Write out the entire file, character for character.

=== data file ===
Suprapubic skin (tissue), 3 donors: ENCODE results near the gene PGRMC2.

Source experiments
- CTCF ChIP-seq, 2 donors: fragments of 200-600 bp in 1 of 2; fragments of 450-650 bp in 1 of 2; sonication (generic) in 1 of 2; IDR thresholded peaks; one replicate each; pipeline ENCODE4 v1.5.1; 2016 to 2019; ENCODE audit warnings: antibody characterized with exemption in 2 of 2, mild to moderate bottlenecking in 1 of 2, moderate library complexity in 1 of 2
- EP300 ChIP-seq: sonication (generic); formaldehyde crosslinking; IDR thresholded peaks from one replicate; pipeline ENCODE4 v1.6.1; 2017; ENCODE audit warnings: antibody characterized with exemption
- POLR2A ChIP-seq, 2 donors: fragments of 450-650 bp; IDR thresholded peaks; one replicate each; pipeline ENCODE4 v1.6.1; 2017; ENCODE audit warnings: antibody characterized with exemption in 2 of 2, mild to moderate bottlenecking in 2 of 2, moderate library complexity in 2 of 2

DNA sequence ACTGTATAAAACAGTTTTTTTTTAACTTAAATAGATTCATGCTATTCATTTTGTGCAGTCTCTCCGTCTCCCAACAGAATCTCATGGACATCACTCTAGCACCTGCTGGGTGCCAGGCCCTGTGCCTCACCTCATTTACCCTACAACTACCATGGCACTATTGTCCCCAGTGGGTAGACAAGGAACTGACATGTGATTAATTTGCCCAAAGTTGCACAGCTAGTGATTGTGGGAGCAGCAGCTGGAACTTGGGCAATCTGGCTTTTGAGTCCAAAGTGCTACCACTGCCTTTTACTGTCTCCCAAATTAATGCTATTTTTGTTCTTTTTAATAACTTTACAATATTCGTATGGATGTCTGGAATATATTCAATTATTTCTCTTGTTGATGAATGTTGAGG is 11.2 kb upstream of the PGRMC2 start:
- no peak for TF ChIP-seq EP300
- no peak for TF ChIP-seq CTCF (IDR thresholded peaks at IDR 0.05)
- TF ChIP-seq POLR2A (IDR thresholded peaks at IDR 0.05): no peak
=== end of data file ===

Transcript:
Suprapubic skin (tissue), 3 donors: ENCODE results near the gene PGRMC2.

Source experiments
- CTCF ChIP-seq, 2 donors: fragments of 200-600 bp in 1 of 2; fragments of 450-650 bp in 1 of 2; sonication (generic) in 1 of 2; IDR thresholded peaks; one replicate each; pipeline ENCODE4 v1.5.1; 2016 to 2019; ENCODE audit warnings: antibody characterized with exemption in 2 of 2, mild to moderate bottlenecking in 1 of 2, moderate library complexity in 1 of 2
- EP300 ChIP-seq: sonication (generic); formaldehyde crosslinking; IDR thresholded peaks from one replicate; pipeline ENCODE4 v1.6.1; 2017; ENCODE audit warnings: antibody characterized with exemption
- POLR2A ChIP-seq, 2 donors: fragments of 450-650 bp; IDR thresholded peaks; one replicate each; pipeline ENCODE4 v1.6.1; 2017; ENCODE audit warnings: antibody characterized with exemption in 2 of 2, mild to moderate bottlenecking in 2 of 2, moderate library complexity in 2 of 2

DNA sequence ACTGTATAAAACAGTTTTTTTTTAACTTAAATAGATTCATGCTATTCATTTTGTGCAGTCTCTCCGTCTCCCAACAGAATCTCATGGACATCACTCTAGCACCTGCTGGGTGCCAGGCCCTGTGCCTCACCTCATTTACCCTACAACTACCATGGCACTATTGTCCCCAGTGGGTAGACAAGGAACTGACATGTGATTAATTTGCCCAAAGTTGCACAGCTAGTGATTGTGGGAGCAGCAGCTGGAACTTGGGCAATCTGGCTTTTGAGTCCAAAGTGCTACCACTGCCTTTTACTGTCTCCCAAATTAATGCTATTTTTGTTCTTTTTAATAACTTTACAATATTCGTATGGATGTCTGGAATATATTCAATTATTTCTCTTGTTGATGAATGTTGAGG is 11.2 kb upstream of the PGRMC2 start:
- no peak for TF ChIP-seq EP300
- no peak for TF ChIP-seq CTCF (IDR thresholded peaks at IDR 0.05)
- TF ChIP-seq POLR2A (IDR thresholded peaks at IDR 0.05): no peak